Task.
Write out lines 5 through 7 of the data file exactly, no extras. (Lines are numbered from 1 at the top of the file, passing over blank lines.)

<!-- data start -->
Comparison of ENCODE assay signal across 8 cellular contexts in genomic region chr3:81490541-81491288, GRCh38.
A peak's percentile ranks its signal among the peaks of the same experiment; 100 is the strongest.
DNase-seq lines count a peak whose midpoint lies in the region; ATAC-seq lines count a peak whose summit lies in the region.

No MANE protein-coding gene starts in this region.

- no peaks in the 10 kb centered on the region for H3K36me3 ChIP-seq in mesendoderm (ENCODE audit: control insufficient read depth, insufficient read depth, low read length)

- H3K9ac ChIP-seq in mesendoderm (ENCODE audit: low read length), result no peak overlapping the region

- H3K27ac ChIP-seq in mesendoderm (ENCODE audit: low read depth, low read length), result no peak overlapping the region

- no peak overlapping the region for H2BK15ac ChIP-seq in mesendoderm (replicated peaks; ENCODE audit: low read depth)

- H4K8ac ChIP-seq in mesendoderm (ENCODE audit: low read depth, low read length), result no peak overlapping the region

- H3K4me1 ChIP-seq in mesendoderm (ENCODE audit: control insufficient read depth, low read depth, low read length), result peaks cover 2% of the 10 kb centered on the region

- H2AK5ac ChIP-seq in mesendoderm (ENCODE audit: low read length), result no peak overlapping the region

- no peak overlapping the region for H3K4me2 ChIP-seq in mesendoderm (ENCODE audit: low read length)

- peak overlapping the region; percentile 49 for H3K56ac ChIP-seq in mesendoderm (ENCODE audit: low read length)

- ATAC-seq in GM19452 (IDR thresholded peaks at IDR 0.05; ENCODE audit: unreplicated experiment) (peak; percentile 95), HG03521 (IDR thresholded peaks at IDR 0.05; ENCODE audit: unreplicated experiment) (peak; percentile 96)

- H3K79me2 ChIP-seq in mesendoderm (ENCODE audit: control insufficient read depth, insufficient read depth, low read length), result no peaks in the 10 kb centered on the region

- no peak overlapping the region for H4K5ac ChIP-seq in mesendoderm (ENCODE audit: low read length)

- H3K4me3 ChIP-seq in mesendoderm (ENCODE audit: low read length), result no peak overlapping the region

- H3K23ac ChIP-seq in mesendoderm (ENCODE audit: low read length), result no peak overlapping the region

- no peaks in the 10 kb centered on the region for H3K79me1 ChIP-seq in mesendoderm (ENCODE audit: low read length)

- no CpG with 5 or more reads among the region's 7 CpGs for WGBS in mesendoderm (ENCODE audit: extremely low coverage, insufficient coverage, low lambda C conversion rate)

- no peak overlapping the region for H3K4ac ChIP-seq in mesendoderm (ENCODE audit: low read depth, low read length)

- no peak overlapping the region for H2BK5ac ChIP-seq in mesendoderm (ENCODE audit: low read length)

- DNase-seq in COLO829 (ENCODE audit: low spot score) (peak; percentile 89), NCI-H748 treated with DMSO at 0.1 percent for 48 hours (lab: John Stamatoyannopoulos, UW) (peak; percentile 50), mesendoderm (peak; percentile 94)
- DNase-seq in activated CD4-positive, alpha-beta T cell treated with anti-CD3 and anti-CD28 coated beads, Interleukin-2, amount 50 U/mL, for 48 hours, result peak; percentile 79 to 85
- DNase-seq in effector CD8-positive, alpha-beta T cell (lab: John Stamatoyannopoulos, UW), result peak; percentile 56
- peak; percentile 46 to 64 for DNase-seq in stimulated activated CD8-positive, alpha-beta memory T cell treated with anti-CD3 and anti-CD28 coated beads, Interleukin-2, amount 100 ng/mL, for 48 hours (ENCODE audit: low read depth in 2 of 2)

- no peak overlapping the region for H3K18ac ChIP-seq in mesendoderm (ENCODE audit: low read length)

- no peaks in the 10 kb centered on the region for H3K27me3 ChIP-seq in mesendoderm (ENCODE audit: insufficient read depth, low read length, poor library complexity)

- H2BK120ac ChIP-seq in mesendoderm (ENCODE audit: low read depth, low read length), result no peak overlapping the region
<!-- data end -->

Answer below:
- no peaks in the 10 kb centered on the region for H3K36me3 ChIP-seq in mesendoderm (ENCODE audit: control insufficient read depth, insufficient read depth, low read length)

- H3K9ac ChIP-seq in mesendoderm (ENCODE audit: low read length), result no peak overlapping the region

- H3K27ac ChIP-seq in mesendoderm (ENCODE audit: low read depth, low read length), result no peak overlapping the region